Electronic artist Dubmood is pleased to present Force De Frappe, an original and hard-hitting synthwave album that features Dubmood’s Hotline Miami 2 track, “Richard,” and unused demo submissions as a foundation upon which to build a unique and twisted story about an evil Swedish defense system AI, a French nuclear deterrence program gone bad, and AI-built female androids flying vintage SAAB jet fighters over a dark Gothenburg archipelago in 1981.
Fans of the Hotline Miami 2 soundtrack should feel right at home as the entirety of Force De Frappe is heavily influenced by the soundscape and mood of the award-winning soundtracks to both Hotline Miami and its recently-released sequel.
Force De Frappe will release on December 21, 2015 in digital formats as well as on 12″ vinyl, C-60 cassette tape, and on a CD housed within a 5.25″ floppy disk via the renowned chiptune and electronic music label, Data Airlines. Pre-orders are now open.
Dubmood is a Swedish chip music producer ex-pat in Marseilles with roots in the pre-Internet software piracy scene. Long-time member of the infamous Razor 1911, active since 1996 and considered somewhat of a style-originator and reference in the chip music community, Dubmood has brought mainstream popularity to the genre and inspired hordes of kids to bring out their Game Boys and shout 8-bit on the Internet.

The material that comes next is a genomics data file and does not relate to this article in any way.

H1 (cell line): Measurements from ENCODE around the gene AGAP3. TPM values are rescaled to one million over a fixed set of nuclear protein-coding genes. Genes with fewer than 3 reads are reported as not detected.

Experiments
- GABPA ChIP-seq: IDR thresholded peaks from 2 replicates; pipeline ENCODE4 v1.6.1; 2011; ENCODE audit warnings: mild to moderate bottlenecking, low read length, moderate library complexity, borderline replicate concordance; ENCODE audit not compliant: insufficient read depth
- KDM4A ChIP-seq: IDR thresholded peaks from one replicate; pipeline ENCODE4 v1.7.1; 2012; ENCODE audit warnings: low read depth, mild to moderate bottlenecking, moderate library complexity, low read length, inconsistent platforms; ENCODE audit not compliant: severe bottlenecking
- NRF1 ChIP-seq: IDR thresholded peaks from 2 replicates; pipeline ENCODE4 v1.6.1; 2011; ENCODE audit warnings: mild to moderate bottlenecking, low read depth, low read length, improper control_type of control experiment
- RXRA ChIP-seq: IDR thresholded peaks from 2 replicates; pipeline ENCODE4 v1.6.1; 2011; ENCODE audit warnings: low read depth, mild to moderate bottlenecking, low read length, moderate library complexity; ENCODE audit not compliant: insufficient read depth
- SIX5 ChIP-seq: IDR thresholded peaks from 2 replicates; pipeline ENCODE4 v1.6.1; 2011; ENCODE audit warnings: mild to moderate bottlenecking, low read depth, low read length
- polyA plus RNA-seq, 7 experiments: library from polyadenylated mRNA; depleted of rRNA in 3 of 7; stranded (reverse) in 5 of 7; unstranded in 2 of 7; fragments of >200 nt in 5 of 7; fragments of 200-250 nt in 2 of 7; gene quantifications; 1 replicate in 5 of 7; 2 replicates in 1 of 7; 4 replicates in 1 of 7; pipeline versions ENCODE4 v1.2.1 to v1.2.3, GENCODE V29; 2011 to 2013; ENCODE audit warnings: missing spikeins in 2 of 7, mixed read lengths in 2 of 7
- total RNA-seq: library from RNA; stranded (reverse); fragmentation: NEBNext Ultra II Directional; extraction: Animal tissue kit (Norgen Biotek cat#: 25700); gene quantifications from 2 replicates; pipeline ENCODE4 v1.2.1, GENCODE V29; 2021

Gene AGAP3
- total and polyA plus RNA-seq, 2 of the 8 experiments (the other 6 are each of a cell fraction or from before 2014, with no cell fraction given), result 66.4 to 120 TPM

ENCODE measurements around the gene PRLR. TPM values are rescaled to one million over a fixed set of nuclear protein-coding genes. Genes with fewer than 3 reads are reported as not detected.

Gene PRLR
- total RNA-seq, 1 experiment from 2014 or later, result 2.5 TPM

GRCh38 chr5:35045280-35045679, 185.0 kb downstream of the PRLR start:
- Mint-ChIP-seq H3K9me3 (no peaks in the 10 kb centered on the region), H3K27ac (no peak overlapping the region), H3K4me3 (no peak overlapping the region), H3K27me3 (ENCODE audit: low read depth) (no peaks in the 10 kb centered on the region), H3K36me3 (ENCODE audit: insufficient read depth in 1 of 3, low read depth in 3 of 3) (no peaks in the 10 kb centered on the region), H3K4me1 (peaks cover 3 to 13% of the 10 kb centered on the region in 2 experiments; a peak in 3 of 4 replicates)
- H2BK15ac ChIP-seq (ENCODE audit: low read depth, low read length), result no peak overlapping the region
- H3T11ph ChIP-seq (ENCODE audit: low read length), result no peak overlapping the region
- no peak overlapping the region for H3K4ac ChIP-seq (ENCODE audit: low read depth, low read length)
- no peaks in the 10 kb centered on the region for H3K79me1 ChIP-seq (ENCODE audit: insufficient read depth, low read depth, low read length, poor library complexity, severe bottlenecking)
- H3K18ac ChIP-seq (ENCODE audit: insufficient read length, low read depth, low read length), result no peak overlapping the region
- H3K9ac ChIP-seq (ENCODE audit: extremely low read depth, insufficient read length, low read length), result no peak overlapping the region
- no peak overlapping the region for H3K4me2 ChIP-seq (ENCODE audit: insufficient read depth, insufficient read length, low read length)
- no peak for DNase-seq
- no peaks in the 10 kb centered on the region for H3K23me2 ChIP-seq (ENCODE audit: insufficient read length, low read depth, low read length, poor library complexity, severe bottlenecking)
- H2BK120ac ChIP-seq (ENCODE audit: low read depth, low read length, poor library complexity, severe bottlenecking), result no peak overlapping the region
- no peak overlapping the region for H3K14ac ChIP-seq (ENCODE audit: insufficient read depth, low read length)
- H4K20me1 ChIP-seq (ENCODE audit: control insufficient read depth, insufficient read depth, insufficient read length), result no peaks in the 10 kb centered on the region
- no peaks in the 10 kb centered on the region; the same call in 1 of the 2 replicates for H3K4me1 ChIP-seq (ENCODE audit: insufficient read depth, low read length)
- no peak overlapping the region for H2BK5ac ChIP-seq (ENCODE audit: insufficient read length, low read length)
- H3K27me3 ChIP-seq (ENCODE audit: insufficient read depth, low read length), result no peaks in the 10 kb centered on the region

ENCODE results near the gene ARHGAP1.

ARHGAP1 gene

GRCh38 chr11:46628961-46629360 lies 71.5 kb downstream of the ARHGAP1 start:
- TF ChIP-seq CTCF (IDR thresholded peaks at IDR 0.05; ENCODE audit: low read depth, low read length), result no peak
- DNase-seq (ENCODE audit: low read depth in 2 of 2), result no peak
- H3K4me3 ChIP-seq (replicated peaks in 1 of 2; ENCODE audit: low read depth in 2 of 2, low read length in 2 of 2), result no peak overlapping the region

In 2004, Dubmood left cyberspace to tour the world in different coalitions, founded Data Airlines, and gained recognition as a popular producer and remixer. Dubmood’s music is best described as a dance floor-friendly fusion of ’80s computer game music, IDM and electro house
with a lot of indie rock and hip-hop references.
When performing live, Dubmood is Maskinoperater on drums, Zabutom on bass, and Gem Tos on guitar and vocals.
Data Airlines is a record label focused around retro-gaming, indie electronics, chiptune and retro-future design founded in 2006. Data Airlines is run by a crew of pilots from Marseille, France and Göteborg and Malmö, Sweden with roots in the demo and crackscene computer subcultures of the ’80s and ’90s.
Their vision is that in the age of Internet, it is important to exploit new technologies to make and spread good music without also forgetting the love for sound on physical media. Even though celebrating the sound of old machines, they do not intend to engage in pointless nostalgia or overuse of the aesthetics associated with the culture of the scene. They like bands and love live music.